"If you listen to Richard Pollay, you will think that tobacco company does marketing different than other companies," Mr. Mitchell gave as a reason for Mr. Hoult's long explanations about market research at Unilever and Schlackman International, where he once worked.

"If you go through Richard Pollay's report, only 'big bad tobacco companies' engage in that marketing," he said to justify asking Mr. Hoult his views on the marketing practices of government tobacco monopolies in France and Spain.

A somewhat shortened leash and a disgruntled judge.

The problem for Mr. Mitchell was that today Justice Riordan seemed disinclined to allow this fact witness to play the role of an expert. Quite firmly, the judge reminded him that the industry's own marketing experts would be available to respond to Mr. Pollay, but that Mr. Hoult had not been qualified to do so.

The lawyer might be forgiven for having prepared his questions thinking that he would get away with stretching the boundary as others have been permitted to. (Jeffrey Gentry and Graham Read are two prominent examples of Justice Riordan's latitude in allowing de-facto expert testimony from fact witnesses).

Although he ultimately allowed most questions to flow, Justice Riordan made it clear that he thought Doug Mitchell should do a better job of toeing the line. "You are way into an expert's realm... the objection [of plaintiff lawyer Philippe Trudel] is not without great merit."

As Doug Mitchell plowed on with his line of questions, the judge's body language echoed his impatience. By turns his chin was propped up on his fist, or his body angled back in his chair. Today is the first day in this trial that my notes show the judge stifling a yawn and looking pointedly at the clock mid-afternoon.

Perhaps repetition is not always the soul of persuasion

Although Peter Hoult was once president of RJR-Macdonald (1987-88), it was his role as head of the marketing department (1979-1983) that were the focus of Mr. Mitchell's questions today. He is thus the third JTI-Macdonald witness to be brought in to comment on the marketing practices in the company.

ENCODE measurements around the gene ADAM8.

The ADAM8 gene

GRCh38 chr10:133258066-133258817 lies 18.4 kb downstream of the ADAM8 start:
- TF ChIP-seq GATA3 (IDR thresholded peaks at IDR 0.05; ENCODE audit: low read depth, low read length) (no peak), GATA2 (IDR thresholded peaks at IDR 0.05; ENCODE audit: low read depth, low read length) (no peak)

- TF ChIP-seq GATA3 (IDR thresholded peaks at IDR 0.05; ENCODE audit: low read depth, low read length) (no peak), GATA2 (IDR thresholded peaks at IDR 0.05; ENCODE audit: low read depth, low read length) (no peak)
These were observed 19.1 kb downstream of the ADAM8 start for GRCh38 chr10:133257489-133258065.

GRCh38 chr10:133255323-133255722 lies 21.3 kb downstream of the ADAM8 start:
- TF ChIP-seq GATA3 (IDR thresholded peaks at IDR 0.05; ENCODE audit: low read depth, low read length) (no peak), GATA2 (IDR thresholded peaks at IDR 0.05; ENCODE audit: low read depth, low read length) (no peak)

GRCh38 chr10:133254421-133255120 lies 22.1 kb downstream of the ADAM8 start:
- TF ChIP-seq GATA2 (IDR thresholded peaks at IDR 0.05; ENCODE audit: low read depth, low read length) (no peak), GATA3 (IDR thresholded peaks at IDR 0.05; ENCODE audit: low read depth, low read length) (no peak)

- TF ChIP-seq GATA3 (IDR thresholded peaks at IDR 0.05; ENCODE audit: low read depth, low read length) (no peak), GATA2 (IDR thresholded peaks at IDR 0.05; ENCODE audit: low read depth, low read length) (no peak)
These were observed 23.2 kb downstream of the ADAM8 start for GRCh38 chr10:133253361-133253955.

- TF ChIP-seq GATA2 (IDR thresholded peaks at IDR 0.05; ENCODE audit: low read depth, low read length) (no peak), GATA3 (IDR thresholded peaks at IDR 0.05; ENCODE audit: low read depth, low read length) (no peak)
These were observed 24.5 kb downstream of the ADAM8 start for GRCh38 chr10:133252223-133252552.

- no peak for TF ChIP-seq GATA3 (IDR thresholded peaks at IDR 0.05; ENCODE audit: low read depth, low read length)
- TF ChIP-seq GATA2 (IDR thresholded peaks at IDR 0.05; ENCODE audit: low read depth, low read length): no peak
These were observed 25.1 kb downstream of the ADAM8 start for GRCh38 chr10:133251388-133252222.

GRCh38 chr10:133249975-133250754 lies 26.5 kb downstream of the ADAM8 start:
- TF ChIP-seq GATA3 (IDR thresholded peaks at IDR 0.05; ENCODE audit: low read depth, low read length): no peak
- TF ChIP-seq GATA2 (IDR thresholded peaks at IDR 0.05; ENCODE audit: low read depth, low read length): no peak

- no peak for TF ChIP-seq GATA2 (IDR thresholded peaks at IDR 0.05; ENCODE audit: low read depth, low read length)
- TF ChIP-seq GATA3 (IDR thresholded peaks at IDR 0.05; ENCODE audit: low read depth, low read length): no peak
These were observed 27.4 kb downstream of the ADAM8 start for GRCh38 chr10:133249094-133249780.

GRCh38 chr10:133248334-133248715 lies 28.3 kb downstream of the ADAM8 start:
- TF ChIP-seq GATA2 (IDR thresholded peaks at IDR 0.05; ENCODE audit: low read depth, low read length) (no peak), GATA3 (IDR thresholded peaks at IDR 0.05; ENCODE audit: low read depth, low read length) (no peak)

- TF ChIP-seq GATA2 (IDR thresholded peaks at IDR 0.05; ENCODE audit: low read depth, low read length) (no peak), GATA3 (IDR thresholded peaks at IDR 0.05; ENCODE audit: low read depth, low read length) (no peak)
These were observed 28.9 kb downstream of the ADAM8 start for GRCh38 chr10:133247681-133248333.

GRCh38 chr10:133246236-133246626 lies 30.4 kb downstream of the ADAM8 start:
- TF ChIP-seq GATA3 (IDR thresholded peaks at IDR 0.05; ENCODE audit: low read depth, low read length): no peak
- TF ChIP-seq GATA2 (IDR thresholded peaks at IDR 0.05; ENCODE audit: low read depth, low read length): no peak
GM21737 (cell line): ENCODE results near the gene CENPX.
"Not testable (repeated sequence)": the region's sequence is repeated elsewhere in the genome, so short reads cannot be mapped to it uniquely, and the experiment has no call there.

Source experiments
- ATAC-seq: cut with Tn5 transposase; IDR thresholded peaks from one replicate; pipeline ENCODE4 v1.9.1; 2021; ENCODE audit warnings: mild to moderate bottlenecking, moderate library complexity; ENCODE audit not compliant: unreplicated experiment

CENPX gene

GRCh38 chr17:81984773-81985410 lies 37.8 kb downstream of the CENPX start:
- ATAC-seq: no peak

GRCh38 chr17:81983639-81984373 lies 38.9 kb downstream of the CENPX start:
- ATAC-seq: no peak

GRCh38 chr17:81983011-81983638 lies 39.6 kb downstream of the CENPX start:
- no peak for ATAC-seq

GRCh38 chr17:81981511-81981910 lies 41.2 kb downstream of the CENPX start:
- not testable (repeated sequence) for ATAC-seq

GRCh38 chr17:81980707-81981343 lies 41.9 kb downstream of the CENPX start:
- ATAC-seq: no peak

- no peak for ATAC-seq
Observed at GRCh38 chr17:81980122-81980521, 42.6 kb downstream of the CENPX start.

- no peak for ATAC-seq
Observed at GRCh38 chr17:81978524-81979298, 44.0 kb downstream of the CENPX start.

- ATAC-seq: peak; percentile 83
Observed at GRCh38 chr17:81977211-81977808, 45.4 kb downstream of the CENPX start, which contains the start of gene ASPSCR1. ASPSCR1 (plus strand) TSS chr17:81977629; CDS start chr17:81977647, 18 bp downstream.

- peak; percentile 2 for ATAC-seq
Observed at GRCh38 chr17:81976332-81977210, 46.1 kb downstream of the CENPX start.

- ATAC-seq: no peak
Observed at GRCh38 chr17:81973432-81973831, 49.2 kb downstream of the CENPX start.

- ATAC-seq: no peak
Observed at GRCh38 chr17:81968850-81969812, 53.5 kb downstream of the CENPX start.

The first two testified two months ago. Robin Robb was a contemporary of Mr. Hoult's at the company, working in the marketing department from 1978-1984. Mr. Lance Newman started at RJR-Macdonald in 1992 and is still there.

These three men tell remarkably similar stories of arriving at the company with backgrounds in consumer product goods and of using a "market-oriented" or "market-driven" approach to try to save the Export A brand from the marketing mistakes of their predecessors. The presence of all three at this trial seems designed to establish that RJR/JTI-Macdonald marketed its cigarettes no differently than it would have done laundry soap or toothpaste.

Coming at the end of this train, Mr. Hoult seems to have little new to offer. If anything his chorus of I came, I saw, I set about fixing the Export A image only drew attention to the conflicts between the three marketers' views about what were good or bad approaches.

Mr. Newman, for example, testified last November 21st about the "sleepless nights" he experienced trying to overcome the working-class trucker image of the Export A brand. Mr. Robb had similarly testified about trying to wrest the brand from the stodgy "traditional and reliable" image his predecessors had given the brand, and how important it had been to remove the truck from the picture.